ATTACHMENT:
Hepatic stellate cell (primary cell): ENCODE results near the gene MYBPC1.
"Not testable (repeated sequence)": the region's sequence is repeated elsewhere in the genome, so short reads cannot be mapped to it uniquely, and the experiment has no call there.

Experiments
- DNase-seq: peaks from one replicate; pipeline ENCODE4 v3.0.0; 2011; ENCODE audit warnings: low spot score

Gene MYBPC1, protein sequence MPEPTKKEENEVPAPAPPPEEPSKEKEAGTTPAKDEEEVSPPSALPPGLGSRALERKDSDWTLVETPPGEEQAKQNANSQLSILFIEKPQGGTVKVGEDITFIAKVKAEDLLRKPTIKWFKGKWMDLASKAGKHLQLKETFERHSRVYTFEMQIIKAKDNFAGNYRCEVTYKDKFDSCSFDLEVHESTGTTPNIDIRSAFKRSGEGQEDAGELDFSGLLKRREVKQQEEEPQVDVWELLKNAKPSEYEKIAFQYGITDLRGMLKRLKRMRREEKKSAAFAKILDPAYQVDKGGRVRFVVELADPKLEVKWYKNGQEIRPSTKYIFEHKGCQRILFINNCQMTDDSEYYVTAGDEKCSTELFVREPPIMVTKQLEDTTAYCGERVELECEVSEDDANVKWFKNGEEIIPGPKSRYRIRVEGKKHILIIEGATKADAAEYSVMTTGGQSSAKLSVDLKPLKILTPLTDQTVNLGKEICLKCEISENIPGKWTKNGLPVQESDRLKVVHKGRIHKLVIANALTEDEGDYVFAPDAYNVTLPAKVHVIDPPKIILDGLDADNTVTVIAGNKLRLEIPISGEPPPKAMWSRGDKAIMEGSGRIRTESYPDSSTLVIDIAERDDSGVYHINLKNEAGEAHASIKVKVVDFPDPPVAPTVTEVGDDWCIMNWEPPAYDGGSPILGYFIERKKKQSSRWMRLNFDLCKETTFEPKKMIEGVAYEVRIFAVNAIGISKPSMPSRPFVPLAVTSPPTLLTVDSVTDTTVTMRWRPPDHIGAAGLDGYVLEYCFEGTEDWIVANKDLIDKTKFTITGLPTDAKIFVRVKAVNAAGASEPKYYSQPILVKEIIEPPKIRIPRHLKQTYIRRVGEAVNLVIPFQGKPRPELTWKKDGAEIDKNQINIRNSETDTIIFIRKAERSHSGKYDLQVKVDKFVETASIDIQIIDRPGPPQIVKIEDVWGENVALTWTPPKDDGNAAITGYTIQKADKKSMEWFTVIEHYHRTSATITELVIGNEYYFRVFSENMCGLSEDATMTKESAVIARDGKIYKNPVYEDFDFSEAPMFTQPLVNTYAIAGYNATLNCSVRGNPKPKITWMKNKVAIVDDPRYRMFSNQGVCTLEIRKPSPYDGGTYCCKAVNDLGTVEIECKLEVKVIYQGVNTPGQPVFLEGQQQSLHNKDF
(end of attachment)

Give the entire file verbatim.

Hepatic stellate cell (primary cell): ENCODE results near the gene MYBPC1.
"Not testable (repeated sequence)": the region's sequence is repeated elsewhere in the genome, so short reads cannot be mapped to it uniquely, and the experiment has no call there.

Experiments
- DNase-seq: peaks from one replicate; pipeline ENCODE4 v3.0.0; 2011; ENCODE audit warnings: low spot score

Gene MYBPC1, protein sequence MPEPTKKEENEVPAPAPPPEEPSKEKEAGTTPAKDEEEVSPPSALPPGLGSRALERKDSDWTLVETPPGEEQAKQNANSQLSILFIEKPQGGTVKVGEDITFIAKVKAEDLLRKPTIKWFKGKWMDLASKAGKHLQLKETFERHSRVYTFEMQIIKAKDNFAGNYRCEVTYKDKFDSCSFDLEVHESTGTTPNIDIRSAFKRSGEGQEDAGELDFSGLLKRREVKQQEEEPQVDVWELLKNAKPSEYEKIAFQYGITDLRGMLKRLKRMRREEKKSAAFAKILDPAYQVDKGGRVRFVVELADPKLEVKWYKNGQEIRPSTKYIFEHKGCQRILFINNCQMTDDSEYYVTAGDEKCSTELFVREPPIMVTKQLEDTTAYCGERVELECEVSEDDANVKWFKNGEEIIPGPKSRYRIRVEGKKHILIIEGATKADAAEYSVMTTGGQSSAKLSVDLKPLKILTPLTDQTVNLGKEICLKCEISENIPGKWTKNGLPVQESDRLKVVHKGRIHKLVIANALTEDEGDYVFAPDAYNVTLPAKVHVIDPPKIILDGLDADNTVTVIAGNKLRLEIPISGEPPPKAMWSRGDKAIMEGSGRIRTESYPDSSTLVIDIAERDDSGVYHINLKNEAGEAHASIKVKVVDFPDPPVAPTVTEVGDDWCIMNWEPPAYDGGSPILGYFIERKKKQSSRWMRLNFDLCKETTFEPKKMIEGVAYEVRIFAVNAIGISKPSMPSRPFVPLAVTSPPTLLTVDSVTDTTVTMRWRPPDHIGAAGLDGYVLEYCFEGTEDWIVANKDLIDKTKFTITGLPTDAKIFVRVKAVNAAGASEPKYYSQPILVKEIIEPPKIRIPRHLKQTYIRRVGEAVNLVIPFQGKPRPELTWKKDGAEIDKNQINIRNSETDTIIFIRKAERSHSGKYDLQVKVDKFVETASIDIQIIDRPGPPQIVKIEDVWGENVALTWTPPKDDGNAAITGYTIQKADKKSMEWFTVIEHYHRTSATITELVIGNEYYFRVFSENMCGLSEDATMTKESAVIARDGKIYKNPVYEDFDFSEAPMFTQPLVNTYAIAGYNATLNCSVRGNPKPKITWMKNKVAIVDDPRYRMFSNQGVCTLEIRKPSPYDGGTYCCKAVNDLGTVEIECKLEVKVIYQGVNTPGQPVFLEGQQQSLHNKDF